Businesses are experiencing lower employee turnover in 2023. But that doesn’t mean managers should relax their efforts to retain employees. Performance coaching is a hot trend that leads to skill improvement. Do you know what it’s all about and how to offer coaching for performance to your team members?
The Need for Performance Coaching
In our post-pandemic economy, employees are evaluating what matters. Gartner analysts have found that employees want the opportunity for personal and professional growth. They want to participate in work in a meaningful way.
However, some of your team members may not have the skills to do what they want. This issue means managers must do more than process time-off requests, make assignments and ensure that projects get completed on time.
To make an impact, managers must develop team member skills, including coaching for performance. But if they do so in a traditional authoritarian way, they risk demotivating team members or stirring up toxic behavior.
Deloitte analysts point out, “Whereas managing focuses on setting clear expectations, aligning on processes, and driving toward business outcomes, coaching is more focused on professional development, personal growth, attaining or improving a skill, and recognizing contributions.”
Coaching Employees to Improve Performance
Because each employee brings a unique skill set and work history to an organization, a successful high-performance coaching program should be personalized to their needs. The best place to begin is with a psychometric assessment that will reveal what motivates an employee and how to communicate with them. With that information, you can begin coaching employees to improve performance.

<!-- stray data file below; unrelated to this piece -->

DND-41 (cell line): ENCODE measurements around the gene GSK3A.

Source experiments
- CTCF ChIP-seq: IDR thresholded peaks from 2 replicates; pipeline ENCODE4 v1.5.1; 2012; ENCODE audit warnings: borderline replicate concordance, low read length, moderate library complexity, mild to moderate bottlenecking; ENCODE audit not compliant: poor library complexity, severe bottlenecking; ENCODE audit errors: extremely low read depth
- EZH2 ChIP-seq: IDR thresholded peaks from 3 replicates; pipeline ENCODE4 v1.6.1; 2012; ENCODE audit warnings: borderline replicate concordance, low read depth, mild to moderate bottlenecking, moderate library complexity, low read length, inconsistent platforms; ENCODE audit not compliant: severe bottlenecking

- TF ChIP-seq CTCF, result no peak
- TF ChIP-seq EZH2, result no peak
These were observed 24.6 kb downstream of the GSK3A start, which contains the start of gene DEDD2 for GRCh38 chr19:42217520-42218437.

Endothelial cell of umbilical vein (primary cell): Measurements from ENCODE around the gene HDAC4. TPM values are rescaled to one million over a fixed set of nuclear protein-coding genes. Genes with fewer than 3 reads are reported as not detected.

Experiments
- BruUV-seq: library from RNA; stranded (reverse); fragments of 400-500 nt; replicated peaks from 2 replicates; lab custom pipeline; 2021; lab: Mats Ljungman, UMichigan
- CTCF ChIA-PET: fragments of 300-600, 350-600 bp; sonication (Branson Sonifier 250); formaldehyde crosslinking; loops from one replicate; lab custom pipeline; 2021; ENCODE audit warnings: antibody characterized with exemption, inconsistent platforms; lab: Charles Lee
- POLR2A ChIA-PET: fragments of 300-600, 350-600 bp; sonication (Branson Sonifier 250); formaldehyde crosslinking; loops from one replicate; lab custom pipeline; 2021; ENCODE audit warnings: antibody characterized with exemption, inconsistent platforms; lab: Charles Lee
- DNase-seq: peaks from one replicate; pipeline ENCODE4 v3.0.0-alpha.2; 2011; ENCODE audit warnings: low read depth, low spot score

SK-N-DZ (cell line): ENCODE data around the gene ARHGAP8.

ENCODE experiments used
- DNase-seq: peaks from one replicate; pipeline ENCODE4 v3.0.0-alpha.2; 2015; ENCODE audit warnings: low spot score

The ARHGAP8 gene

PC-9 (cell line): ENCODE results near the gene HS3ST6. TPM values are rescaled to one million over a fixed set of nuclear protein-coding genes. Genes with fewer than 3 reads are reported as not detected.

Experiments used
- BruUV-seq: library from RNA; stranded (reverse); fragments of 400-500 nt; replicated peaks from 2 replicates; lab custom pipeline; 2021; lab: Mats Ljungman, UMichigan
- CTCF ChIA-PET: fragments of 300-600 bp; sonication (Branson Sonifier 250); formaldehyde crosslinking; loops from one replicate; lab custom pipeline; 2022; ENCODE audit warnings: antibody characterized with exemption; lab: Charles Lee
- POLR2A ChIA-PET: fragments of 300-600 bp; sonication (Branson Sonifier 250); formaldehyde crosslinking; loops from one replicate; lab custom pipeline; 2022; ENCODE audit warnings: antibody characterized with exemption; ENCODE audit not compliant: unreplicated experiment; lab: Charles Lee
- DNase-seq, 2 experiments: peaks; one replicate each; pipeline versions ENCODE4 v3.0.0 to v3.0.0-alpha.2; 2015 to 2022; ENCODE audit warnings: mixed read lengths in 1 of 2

As you venture into performance coaching, you’ll need to set specific and measurable goals. Your employees may agree they’d like to close more sales. You need to give them a roadmap on what they need to do to reach that goal. Otherwise, you’ll both have a difficult time deciding what to do first and measuring progress.
Coaching employees to improve performance should start with breaking down the large goal into specific steps. In a sales job, the first step means making a specific number of outreaches in a defined time period: For example, 50 calls or emails in the next week. Supervisors should ask their employees to track those outreaches in a worksheet they can both access.
The next step in a high-performance coaching process might require the sales rep to set up meetings or calls with qualified prospects by a specified end date.
The Manager’s Responsibilities
So far, the coaching process sounds like the action is all on the sales rep. Not so! In sales, your employee may falter during a video call or presentation with a prospect. Take the time to record and review these interactions. If the prospect asked a challenging question, what should your rep say the next time?
It may be helpful for you to explain how you handled a similar situation in the past. Depending on the employee, it will likely be more impactful if you help them learn to interact with prospects in a way that feels most natural to them.
During your coaching for performance sessions, you may need to engage in a few staged calls with you acting as the prospect to help your employee feel comfortable about these interactions. At times, employees may resist your expert performance coaching suggestions. To help them adjust their mindset, it may be more productive to ask them what they think went wrong and what they plan to do differently in their next call.
There is no company-wide or team-wide solution in a successful performance coaching program. That’s because each employee has unique attributes of personality and work experience. Ultimately, success results from the ongoing interaction between your employee and their performance coach. When employees feel valued and see that their supervisor or coach is determined to help them improve, their skills, confidence and outcomes will show results.
Photo on Pexels by Andrea Piacquadio.